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When Perseverance Becomes Perseveration
May 31, 2022
by William P. Meyers

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Perseverance is a highly lauded character quality in tales ancient and modern. One is lead to believe that America is built on perseverance, on the Little Train That Could, on "if you don't succeed at first, try, try, try again." George Washington and his army persevered against the British. Thomas Edison persevered until he hit on the right combination for the electric light bulb. In more ordinary life, tens of millions of penniless immigrants persevered their way into the middle class, or even into the upper class, if necessary over multiple generations.

Quitters are losers. There is much messaging to that effect. But are they always? How did the people who persevered with kerosene and whale oil lamps do against that electric light bulb? How about what may be the stupidest Act in the play of History, the Brits, ordered forward by the world's stupidest officer class, charging over and over towards German machine guns in World War I?

Knowing when to quit is very important. One alcoholic beverage too many and you can become road kill. If you realize you are in a rigged poker game, it is best to walk away. Knocking your head against a solid wall will just give you brain damage, it won't do anything about the wall.

The best of perseverance requires quitting. Edison did not keep trying to use the same type of filament over and over. He quite one type when he realized it would not work, and persevered with different elements until one worked. Many people have failed at one business or occupation, but the persevered in life by trying a more suitable business or occupation.

Which brings us to perseveration, a word that may be new to you. Currently it is used mainly by psychologists. It means repeating an action, over and over, because a person is unable to stop and change course. It is a dysfunction of the mind/brain. It is perseverance on autopilot, headed for a crash or at least an endless loop of failure.

It comes down to judgment. When does perseverance, a good trait, become perseveration, a form of insanity? It varies with each person and situation. It also has a lot of gray areas, when it is difficult to distinguish the two. Many of life's problems are, to put it mildly, complicated. Some progress might be made by persevering in a particular act, but is it enough progress to justify the energy spent, much less going on?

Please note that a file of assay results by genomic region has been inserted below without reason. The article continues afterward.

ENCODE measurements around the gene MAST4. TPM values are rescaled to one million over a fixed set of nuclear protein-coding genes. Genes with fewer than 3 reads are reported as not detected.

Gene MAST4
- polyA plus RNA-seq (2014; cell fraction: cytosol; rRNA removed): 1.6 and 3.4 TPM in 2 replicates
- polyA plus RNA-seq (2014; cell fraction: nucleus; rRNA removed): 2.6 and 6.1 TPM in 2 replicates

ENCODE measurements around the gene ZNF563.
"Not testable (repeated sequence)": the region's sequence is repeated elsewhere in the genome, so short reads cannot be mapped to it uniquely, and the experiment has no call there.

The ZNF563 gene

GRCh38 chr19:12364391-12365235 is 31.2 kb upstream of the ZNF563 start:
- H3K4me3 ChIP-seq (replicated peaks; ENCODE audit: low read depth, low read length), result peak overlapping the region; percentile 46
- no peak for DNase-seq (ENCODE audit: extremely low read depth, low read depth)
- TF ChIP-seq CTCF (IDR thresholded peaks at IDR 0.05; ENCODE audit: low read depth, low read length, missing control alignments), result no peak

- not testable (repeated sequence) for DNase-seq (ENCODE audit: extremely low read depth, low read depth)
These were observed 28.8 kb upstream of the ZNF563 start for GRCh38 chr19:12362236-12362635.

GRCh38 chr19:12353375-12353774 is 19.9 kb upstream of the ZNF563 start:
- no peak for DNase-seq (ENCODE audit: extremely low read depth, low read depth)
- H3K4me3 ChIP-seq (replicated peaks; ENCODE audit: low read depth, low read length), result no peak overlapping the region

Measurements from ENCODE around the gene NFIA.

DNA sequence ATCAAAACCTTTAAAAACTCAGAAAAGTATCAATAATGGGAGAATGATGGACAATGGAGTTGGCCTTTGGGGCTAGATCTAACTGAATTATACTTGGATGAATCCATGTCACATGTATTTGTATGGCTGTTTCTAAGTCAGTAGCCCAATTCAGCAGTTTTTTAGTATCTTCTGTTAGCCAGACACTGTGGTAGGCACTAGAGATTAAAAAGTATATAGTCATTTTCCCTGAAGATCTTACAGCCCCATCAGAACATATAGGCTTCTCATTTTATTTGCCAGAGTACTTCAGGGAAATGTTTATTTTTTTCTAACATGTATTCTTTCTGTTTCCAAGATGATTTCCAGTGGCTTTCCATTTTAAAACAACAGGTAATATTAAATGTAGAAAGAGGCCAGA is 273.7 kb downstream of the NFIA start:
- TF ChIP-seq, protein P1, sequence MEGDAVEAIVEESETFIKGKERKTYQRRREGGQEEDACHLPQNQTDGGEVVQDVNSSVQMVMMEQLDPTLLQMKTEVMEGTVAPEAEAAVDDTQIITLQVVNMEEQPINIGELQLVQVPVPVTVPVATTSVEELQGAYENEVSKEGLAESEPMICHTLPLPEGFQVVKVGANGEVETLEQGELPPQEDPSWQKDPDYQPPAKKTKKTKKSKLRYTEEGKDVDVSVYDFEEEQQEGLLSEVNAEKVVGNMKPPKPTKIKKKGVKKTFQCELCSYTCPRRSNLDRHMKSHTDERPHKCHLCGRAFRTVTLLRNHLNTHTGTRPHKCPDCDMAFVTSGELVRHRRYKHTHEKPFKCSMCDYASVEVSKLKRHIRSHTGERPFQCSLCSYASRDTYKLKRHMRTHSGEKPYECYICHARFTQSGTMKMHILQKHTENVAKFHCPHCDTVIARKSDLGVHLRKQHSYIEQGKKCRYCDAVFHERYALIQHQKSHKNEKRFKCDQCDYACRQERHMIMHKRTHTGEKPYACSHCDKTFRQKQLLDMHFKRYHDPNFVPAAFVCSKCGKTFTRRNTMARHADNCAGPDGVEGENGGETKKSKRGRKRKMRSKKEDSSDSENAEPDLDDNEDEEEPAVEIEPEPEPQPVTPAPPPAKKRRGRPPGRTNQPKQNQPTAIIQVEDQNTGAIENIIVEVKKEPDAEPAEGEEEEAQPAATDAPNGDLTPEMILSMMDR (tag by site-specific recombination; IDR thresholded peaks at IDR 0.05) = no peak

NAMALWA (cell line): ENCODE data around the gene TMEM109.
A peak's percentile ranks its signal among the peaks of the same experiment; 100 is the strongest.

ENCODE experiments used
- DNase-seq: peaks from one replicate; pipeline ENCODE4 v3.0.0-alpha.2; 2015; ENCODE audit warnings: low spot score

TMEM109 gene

One common strategy that works well is to persevere for a reasonable time, then take some time to assess the situation. Was progress made? Was anything learned about the problem? Perhaps the tool being used should be traded for another tool, or in the case at hand there is a different angle of approach that will work better.

In addition to individuals with brain damage exhibiting perseveration, I believe we can see it as a cultural trait. We see it in politics, in religion, in criminal behavior; occasionally, in almost any aspect of society. It seems that groups are worse at quitting than individuals are. There is always someone in the group that wants to keep going, particularly if their status or paycheck depends on it.

Maintaining a faith can be a kind of perseveration. Persisting in believing falsities could be perseveration. With social issues it is easy to get confused by the complicated relationships between the world and its peoples, allowing perseverence to become perseveration.

What causes perseveration besides brain damage? Anyone can get into a rut from time to time. But certain cultures and social practices encourage people to stay in ruts. Go back to slavery. No amount of cotton picking or plowing was going to win freedom for an American slave. Some members of society, the slave masters, had an interest in slaves doing what they were told, performing the same tasks the same way year after year. This can be the case with less overt forms of social pressure or laws. It is arguable that not being allowed to quit is not the pathology known as perseveration, but it certainly can have the same effect on an individual.

Ideally, we should each have the wisdom to know when to persevere and when to quit and change course in life. Wisdom sometimes comes with age. People realize they should have persevered at something that they quit, or should have quit something that they persevered at. When confronting new situations, hopefully experience and judgment will help.

To me it is clear we should quit destroying the environment. To others, the destruction of the environment is a source of wealth, so they persevere with its destruction. So our society appears to have brain damage, and practices mass perseveration, to the point of global suicide.

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